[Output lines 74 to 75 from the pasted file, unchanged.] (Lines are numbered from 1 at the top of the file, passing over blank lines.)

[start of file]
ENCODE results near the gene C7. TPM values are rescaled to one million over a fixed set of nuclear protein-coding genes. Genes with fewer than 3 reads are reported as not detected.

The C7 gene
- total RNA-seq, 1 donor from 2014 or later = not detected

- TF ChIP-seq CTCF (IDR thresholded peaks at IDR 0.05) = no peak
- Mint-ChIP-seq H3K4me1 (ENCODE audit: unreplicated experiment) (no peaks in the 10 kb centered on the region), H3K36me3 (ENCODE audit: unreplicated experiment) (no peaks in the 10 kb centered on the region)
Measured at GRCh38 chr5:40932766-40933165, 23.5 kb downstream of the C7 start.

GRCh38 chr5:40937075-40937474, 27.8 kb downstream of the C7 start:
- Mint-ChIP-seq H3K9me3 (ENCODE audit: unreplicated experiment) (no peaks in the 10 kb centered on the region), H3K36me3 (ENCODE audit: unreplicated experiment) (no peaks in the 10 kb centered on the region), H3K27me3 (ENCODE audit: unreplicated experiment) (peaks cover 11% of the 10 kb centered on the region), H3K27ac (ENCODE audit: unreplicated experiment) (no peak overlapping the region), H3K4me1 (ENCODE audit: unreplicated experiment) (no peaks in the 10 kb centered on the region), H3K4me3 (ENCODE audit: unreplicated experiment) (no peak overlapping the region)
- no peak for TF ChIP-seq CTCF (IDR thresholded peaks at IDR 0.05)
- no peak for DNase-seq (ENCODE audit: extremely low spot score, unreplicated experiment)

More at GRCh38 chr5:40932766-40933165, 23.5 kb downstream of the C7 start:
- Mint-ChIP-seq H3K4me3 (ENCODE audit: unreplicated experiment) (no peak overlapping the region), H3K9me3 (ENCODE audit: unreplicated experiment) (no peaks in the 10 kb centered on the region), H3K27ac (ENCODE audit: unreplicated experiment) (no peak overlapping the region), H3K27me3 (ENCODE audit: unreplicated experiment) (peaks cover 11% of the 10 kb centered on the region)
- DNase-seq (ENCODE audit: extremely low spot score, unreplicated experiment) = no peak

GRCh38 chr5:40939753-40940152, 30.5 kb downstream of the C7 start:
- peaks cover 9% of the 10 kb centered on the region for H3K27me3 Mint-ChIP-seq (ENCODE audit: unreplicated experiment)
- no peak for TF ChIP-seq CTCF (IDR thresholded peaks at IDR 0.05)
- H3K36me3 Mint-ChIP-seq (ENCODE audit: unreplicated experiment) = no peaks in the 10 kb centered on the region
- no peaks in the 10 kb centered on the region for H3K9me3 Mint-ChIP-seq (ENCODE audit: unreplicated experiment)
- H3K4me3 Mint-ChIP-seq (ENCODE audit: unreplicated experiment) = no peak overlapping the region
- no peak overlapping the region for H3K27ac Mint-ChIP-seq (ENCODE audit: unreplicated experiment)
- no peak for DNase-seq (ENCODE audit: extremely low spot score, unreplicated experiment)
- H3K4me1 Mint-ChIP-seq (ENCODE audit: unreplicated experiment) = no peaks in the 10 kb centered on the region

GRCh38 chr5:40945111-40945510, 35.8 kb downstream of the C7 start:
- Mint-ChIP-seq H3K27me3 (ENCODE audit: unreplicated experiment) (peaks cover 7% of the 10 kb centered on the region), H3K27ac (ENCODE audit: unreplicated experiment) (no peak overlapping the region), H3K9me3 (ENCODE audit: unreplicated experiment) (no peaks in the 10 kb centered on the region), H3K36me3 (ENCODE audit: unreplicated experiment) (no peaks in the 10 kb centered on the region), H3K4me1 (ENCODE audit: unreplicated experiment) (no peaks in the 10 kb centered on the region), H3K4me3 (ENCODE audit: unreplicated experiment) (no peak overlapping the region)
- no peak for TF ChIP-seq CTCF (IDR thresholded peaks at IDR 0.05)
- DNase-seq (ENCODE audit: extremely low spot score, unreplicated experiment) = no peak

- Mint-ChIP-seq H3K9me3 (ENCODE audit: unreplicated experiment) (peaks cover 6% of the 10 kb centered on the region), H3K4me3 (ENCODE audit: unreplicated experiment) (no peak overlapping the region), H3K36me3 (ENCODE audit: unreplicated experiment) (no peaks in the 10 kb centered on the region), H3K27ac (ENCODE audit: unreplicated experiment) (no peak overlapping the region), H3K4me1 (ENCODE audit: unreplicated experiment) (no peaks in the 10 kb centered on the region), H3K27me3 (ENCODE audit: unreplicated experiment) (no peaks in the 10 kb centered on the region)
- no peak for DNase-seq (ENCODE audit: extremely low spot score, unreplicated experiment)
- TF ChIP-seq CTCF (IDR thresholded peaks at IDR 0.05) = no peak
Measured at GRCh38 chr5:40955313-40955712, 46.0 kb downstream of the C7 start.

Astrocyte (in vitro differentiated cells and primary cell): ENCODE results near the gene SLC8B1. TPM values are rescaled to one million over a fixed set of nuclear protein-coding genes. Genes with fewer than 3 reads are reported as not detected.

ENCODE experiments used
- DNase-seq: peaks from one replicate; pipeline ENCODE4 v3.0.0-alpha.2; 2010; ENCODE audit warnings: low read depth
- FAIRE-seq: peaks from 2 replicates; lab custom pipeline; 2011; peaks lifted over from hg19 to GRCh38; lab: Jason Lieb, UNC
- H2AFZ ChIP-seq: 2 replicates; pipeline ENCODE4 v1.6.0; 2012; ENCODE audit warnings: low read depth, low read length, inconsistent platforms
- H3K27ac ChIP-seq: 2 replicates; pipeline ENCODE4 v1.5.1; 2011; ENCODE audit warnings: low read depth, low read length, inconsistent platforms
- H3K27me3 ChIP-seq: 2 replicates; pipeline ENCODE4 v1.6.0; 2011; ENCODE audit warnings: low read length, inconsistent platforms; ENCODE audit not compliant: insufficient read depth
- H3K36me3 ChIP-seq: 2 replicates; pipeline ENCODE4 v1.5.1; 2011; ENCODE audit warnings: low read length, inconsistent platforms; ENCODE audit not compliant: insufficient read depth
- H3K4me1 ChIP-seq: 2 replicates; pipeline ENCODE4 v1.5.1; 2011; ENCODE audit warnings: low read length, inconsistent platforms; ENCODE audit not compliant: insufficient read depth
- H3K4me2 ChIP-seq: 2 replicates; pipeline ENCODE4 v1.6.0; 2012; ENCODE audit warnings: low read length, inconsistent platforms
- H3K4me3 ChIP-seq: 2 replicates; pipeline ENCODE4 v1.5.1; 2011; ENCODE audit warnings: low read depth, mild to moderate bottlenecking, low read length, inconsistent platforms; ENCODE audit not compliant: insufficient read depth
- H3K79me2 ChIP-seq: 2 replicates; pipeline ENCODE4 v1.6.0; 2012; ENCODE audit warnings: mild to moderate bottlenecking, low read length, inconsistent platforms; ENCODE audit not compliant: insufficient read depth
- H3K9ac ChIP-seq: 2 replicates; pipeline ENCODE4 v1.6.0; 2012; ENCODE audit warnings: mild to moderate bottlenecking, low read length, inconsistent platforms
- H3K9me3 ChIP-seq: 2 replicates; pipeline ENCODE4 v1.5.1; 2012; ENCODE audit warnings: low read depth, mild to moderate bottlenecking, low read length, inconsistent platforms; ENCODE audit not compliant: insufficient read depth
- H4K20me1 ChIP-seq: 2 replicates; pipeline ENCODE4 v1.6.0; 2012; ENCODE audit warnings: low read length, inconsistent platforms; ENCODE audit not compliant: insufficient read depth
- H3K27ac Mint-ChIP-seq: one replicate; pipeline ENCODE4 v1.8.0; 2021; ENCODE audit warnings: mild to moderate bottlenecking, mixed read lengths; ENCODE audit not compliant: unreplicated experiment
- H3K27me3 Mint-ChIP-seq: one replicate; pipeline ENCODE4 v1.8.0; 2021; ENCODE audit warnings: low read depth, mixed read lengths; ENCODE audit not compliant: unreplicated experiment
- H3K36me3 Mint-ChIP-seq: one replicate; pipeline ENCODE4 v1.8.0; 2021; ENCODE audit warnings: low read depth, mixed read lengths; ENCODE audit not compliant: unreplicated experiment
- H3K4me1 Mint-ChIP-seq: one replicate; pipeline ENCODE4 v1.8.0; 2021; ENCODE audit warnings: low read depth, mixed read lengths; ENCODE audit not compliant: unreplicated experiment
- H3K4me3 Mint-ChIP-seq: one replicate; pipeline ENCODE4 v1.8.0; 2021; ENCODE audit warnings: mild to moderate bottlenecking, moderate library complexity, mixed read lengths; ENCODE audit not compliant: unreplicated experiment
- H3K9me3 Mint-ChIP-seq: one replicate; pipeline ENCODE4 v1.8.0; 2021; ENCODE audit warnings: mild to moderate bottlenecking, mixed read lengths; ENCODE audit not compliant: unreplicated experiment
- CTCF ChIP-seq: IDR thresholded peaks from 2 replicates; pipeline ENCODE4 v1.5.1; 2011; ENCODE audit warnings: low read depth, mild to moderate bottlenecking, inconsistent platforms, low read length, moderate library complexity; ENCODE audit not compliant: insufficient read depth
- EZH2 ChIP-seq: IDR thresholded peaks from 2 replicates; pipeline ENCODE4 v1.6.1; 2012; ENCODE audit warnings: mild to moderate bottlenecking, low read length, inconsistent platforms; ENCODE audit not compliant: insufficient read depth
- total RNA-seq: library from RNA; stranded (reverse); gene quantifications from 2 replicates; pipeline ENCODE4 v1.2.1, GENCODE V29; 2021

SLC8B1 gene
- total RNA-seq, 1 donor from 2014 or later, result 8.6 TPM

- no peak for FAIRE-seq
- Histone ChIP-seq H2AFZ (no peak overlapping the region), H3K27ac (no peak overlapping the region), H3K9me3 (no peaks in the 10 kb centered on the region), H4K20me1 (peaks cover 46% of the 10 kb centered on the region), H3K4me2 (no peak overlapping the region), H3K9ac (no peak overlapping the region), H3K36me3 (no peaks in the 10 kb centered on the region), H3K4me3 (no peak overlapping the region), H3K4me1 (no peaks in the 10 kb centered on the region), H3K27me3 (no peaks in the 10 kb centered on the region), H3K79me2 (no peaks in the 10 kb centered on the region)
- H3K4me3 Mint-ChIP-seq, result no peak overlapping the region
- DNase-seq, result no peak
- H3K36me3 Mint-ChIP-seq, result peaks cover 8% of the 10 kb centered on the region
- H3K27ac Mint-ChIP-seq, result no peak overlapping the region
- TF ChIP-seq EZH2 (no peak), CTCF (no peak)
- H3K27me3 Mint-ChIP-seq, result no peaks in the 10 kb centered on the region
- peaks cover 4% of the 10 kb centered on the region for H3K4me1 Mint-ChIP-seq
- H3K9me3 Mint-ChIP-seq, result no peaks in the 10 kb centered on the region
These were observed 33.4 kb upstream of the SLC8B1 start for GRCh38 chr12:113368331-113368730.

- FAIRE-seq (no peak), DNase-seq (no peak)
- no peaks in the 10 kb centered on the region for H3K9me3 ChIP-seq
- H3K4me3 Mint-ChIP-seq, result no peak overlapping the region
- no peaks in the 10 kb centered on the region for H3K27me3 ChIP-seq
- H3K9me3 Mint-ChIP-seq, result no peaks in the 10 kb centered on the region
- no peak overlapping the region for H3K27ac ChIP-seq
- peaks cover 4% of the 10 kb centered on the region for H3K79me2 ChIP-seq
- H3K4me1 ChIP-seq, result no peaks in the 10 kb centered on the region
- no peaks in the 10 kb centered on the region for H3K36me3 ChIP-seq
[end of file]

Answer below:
- peaks cover 4% of the 10 kb centered on the region for H3K79me2 ChIP-seq
- H3K4me1 ChIP-seq, result no peaks in the 10 kb centered on the region